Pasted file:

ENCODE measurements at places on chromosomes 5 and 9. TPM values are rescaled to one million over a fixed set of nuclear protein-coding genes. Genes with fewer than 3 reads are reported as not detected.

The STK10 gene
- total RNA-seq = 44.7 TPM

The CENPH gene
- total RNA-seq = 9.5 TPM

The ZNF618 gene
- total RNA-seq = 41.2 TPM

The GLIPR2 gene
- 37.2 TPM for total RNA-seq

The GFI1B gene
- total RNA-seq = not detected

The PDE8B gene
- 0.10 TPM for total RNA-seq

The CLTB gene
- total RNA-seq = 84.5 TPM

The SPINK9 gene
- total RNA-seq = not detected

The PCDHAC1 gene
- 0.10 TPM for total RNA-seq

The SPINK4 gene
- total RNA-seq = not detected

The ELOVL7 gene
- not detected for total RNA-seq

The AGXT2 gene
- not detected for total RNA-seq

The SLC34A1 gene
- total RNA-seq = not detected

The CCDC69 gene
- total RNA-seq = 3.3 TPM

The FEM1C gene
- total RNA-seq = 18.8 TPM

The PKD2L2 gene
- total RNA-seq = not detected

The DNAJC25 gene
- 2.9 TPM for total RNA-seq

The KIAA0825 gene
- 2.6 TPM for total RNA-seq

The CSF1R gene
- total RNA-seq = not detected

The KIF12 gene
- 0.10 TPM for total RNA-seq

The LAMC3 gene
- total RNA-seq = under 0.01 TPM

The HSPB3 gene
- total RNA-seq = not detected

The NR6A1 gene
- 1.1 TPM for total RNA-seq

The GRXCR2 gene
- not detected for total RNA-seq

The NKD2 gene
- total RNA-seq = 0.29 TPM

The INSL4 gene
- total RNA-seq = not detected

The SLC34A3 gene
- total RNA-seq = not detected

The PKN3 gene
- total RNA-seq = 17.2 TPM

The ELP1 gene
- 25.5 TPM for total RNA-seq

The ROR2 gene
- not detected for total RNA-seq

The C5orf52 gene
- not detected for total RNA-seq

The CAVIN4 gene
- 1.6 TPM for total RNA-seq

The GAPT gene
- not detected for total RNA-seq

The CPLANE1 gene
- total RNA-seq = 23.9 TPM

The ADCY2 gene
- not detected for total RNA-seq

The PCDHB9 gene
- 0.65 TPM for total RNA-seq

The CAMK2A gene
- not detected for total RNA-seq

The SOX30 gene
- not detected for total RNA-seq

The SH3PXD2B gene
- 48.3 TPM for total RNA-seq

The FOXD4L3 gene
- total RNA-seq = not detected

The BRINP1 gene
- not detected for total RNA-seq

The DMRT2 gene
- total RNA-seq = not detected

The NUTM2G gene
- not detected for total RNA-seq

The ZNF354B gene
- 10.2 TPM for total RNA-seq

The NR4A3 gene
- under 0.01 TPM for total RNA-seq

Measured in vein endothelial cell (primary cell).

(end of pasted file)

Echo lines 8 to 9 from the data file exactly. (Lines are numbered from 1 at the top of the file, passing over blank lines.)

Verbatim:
The GLIPR2 gene
- 37.2 TPM for total RNA-seq